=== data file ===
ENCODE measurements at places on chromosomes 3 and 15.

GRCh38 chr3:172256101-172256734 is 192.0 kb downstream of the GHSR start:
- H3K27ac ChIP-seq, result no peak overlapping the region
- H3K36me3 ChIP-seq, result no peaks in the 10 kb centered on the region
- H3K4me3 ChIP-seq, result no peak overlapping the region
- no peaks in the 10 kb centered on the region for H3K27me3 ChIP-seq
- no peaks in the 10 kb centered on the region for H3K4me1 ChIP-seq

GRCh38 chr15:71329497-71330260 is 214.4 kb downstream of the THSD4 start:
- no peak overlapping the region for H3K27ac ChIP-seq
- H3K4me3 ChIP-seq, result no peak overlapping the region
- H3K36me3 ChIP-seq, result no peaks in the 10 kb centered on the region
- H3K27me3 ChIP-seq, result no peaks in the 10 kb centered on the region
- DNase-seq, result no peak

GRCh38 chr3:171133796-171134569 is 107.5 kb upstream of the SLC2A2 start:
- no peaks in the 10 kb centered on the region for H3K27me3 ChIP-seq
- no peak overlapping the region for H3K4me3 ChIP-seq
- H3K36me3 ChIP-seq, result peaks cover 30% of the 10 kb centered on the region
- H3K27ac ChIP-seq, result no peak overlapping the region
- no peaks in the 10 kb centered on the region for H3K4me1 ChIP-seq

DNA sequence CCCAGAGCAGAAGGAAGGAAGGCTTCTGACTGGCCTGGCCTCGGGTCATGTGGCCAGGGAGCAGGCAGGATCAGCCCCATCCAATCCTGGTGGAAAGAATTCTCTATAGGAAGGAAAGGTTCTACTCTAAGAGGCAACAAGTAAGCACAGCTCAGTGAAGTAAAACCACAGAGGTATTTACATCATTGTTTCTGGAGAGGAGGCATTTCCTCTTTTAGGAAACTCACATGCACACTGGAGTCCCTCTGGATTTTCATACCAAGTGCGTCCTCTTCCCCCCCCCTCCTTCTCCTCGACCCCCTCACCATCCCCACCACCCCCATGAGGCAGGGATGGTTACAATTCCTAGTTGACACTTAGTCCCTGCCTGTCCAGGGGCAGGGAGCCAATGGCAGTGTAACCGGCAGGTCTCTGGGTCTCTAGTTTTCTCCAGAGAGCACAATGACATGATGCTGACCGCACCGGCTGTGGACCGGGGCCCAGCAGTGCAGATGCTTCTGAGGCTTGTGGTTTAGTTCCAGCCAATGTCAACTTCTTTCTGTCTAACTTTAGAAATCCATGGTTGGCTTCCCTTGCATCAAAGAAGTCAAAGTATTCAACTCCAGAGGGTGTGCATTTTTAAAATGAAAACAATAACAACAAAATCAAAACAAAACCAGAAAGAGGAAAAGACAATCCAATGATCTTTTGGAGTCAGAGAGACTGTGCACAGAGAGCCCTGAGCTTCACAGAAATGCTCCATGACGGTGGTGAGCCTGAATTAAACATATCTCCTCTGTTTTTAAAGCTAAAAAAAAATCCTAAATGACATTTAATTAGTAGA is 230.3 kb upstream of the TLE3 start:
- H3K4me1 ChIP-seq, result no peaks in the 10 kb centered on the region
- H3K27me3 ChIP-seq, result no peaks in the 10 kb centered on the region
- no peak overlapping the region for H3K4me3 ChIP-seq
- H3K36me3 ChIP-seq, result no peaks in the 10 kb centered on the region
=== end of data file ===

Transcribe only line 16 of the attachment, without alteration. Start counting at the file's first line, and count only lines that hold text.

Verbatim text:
- no peak overlapping the region for H3K4me3 ChIP-seq